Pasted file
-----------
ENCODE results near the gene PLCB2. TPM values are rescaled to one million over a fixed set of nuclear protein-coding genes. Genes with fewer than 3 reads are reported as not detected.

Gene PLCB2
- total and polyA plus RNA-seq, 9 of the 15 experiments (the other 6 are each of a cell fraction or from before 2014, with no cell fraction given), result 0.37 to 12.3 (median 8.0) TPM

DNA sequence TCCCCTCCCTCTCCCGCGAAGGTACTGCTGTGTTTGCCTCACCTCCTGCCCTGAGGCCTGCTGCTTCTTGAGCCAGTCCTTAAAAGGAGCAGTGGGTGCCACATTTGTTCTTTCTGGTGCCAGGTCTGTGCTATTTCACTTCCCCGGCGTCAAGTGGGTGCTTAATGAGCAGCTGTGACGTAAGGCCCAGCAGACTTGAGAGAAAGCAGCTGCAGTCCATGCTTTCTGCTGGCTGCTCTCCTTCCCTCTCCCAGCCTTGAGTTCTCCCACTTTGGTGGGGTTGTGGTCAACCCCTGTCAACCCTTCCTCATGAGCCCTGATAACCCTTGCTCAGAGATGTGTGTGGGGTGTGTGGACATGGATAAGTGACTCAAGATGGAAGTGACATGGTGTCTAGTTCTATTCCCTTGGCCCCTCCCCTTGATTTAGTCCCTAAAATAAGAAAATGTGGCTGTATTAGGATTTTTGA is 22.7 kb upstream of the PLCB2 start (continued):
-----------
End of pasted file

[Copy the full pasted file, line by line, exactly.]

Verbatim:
ENCODE results near the gene PLCB2. TPM values are rescaled to one million over a fixed set of nuclear protein-coding genes. Genes with fewer than 3 reads are reported as not detected.

Gene PLCB2
- total and polyA plus RNA-seq, 9 of the 15 experiments (the other 6 are each of a cell fraction or from before 2014, with no cell fraction given), result 0.37 to 12.3 (median 8.0) TPM

DNA sequence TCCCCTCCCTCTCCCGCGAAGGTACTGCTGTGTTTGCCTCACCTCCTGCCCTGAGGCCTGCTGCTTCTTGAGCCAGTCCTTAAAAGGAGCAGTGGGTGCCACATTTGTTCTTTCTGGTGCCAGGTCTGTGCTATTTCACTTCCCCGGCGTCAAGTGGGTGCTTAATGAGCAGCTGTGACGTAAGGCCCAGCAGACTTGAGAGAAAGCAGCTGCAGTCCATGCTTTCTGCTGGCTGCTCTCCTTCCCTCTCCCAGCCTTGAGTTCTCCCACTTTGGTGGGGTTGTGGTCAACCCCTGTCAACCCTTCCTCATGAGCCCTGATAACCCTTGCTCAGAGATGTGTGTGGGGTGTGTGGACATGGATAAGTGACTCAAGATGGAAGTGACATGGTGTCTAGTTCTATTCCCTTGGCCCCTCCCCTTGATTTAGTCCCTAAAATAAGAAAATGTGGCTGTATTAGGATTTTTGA is 22.7 kb upstream of the PLCB2 start (continued):